Rules Clarifications

From VP Angelique Ronald:

Over the last few weeks, a number of coaches have directly reached out for clarification on rules about OI transcripts, specifically regarding TedX Talks. As these emails seem to keep coming, I thought it may be best to clarify how I view this issue, that way you can share with your leagues and such (feel free to forward this along if you'd like).

Many students use traditional TED Talks in OI. These are formal presentations at TED conferences, put on by the TED organization, and uploaded to the TED website. On the TED website, there is always an official, final, and formal transcription of the speech presented by TED. These are totally ok within our rules.
  • An example of this would be Rita Pierson's very popular TED Talk, "Every Kid Needs a Champion." If you click that link, you'll see that there's a button that says "TRANSCRIPT" directly under the video. When you click it, you'll see the official (and final) transcript, provided and vetted by TED.
TED X talks are local, independently organized TED events that use the TED name, but are not held to the same standard as presentations at the formal TED conferences. Sometimes TED X scripts are ok and sometimes they are not. Here's how you distinguish whether it's legal within our rules:
  • Some TED X presentations receive the formal treatment on the TED website, much like "real" TED talks. These speeches are uploaded to the TED website (not Youtube). These are ok for us to use. An example of this would be Chimamanda Ngozi Adichie's famous "We should all be feminists" TEDX Talk. If you click that link, you'll see that there's a button that says "TRANSCRIPT" directly under the video. When you click it, you'll see the official (and final) transcript, provided and vetted by TED (even though it's a TEDX presentation). 
  • Some TED X presentations are uploaded via Youtube and shared on the TED website, but they do not receive the previously described formal treatment. There is no official transcript on the TED website and the only transcript is one automatically generated by YouTube on the Youtube page itself. These speeches are not ok to do (unless you can find a formal transcript elsewhere on the web, of course). An example of this would be Luis Mejia's TEDX talk titled "The involuntary immigrant."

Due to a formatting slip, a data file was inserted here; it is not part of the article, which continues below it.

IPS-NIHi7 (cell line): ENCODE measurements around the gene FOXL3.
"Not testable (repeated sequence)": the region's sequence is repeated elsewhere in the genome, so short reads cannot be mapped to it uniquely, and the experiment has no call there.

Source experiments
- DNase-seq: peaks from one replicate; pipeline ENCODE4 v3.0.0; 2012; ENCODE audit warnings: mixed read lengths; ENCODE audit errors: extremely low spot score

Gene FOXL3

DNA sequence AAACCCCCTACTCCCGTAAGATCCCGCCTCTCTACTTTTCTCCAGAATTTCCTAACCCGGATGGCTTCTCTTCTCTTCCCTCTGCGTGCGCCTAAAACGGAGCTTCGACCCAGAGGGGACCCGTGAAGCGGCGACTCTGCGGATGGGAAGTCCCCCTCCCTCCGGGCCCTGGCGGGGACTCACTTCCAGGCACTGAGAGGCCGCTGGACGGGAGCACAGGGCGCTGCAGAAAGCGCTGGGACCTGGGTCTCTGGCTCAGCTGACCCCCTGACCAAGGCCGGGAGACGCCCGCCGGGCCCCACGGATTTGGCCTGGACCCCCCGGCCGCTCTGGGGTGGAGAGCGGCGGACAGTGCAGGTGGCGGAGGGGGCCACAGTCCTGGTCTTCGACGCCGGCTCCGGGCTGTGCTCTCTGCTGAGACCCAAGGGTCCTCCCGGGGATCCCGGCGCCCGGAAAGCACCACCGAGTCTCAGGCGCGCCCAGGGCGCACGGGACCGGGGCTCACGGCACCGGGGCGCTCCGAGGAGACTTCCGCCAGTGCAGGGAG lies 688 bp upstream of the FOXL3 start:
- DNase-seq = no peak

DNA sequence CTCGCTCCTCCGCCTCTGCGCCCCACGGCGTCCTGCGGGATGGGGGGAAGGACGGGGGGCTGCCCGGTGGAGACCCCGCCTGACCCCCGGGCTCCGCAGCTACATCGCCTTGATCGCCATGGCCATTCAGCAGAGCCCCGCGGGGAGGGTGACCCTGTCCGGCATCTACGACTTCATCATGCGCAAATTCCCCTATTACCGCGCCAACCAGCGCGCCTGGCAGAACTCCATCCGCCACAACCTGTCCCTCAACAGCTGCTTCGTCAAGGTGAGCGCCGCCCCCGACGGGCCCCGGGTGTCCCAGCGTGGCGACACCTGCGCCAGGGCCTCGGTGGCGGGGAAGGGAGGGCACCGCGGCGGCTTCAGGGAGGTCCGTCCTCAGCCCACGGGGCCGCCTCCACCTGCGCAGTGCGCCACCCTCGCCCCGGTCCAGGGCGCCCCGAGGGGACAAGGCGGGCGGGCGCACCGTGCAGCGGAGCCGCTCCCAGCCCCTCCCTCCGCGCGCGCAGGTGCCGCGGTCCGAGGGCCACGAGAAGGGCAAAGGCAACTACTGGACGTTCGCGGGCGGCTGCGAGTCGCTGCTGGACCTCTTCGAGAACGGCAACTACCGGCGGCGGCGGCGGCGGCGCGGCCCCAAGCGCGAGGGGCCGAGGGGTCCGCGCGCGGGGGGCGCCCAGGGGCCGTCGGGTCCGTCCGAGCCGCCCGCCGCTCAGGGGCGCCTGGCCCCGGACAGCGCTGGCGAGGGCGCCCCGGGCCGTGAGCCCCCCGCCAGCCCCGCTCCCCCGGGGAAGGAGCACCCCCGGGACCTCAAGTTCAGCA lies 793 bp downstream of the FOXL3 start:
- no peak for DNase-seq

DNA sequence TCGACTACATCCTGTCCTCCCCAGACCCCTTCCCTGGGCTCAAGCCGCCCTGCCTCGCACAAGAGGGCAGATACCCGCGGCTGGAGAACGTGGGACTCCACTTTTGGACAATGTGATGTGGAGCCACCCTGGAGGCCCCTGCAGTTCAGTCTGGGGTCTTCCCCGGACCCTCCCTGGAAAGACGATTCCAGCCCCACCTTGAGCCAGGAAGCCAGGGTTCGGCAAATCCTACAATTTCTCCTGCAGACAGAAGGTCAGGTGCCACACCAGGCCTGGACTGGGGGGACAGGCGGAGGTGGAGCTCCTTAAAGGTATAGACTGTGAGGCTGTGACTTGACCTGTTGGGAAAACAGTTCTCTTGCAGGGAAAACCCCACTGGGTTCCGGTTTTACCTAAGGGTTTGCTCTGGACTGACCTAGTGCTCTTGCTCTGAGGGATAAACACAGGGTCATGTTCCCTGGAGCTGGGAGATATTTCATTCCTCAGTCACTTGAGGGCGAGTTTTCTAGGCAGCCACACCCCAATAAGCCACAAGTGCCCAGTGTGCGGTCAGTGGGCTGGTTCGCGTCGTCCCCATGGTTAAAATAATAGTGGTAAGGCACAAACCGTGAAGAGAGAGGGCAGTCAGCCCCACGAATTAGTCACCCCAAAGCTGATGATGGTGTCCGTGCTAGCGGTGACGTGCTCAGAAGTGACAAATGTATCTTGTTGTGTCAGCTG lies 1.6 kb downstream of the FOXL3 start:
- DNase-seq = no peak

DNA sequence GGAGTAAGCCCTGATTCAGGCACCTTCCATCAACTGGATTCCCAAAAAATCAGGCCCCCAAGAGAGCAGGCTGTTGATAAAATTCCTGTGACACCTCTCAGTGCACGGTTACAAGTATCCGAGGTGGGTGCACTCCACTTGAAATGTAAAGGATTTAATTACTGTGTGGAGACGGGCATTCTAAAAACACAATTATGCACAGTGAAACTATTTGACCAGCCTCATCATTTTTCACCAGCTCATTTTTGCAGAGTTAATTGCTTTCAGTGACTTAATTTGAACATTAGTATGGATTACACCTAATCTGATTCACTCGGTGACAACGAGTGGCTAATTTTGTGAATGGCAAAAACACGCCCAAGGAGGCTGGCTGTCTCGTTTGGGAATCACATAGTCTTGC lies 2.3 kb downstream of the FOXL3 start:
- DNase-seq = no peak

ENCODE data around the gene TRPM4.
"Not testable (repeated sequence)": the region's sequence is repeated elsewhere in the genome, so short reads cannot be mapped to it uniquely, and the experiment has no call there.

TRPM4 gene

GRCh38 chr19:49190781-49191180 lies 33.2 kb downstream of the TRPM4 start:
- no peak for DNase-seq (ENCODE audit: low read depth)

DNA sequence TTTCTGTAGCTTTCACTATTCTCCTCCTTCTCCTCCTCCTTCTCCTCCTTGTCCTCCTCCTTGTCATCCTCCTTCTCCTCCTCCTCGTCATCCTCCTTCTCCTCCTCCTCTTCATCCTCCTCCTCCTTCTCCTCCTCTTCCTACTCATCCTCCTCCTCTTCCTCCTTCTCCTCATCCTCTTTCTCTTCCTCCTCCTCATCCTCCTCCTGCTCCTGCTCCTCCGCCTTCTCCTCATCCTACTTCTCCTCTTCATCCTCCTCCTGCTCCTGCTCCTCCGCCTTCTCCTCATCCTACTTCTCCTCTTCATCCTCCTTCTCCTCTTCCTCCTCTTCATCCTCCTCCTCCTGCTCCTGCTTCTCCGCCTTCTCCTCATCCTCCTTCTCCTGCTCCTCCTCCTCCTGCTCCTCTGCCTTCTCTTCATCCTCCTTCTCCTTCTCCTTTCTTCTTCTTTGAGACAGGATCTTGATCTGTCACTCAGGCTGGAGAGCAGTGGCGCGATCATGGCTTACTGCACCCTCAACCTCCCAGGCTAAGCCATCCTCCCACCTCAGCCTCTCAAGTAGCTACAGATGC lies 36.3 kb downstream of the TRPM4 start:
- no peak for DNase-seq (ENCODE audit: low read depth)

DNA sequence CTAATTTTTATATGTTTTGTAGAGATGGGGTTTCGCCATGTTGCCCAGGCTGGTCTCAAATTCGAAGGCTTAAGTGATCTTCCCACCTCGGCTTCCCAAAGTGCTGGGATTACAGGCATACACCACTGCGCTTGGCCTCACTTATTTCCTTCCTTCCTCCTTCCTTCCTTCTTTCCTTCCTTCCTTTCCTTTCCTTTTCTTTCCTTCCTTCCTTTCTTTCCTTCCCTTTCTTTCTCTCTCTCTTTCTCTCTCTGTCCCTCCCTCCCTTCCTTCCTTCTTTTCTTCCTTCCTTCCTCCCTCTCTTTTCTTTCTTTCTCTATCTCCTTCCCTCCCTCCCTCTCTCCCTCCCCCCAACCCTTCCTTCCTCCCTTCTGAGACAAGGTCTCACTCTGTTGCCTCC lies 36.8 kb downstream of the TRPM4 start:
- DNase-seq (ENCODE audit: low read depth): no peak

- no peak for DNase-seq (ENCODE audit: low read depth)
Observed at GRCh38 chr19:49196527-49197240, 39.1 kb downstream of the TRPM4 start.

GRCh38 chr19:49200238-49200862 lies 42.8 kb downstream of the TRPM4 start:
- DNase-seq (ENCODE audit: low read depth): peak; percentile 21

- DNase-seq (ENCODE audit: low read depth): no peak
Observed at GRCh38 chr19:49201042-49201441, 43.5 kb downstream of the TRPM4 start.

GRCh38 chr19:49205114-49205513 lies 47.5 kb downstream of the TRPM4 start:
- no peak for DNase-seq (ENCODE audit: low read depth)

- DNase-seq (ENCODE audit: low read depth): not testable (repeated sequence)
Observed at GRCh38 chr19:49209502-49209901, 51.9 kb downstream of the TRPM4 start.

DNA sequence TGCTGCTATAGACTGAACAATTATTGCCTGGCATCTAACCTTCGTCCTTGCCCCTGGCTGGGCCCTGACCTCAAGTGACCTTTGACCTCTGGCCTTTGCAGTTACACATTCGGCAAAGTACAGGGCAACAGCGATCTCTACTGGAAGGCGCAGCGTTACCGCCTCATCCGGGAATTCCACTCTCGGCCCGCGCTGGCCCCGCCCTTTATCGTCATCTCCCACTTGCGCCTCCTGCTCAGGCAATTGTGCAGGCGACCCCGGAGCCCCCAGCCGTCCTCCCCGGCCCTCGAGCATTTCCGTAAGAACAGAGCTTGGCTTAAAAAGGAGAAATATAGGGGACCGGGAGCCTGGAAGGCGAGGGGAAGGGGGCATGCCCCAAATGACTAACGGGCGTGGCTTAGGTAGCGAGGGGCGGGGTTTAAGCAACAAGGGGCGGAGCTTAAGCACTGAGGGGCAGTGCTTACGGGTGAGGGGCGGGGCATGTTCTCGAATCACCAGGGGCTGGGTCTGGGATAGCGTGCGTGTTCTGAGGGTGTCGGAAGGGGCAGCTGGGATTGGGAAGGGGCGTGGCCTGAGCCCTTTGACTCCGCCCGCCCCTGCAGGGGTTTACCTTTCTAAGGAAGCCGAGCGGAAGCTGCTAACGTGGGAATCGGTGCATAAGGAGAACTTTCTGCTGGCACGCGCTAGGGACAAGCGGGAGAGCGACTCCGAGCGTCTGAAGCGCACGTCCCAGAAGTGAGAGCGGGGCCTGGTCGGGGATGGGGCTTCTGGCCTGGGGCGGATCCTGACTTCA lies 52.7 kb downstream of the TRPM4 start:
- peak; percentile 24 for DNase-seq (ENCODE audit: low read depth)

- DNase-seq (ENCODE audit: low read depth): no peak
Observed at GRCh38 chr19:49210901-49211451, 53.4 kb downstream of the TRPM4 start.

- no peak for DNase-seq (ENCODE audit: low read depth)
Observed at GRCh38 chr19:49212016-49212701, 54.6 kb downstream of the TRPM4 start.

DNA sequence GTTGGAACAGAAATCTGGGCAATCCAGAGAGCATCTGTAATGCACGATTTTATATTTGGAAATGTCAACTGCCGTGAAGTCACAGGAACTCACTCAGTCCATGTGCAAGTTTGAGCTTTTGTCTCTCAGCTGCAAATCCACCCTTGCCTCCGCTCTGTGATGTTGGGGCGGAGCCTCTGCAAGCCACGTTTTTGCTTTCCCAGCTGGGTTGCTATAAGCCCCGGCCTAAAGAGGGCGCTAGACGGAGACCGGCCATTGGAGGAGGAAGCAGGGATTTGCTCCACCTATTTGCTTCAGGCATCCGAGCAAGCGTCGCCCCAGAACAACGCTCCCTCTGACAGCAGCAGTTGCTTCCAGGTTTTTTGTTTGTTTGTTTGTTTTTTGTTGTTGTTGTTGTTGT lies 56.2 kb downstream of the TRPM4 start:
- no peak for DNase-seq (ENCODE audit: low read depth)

• If you click that link above,you'll notice that the TED website simply embeds and links to the Youtube upload of the speech. There is no official, TED-sponsored transcript available on the TED website.
    • If you click through to the Youtube page for the video, you can access a menu that will produce a transcript for the speech, but this transcript is not in line with our general standards. Youtube transcriptions are automatically created by a computer algorithm that uses speech recognition technology to do its best to guess what is being said in the video. These transcriptions are not verified by anyone and are constantly changing as the algorithm updates. Because of the non-static, unofficial nature of these transcriptions, I don't believe them to be in line with the standards that we use for scripts.
Hopefully that offers a little bit of clarity about this weird intersection of our rules and ever-changing tech offerings. If you have any questions, please don't hesitate to reach out,

Angelique Ronald
Vice President of Activities
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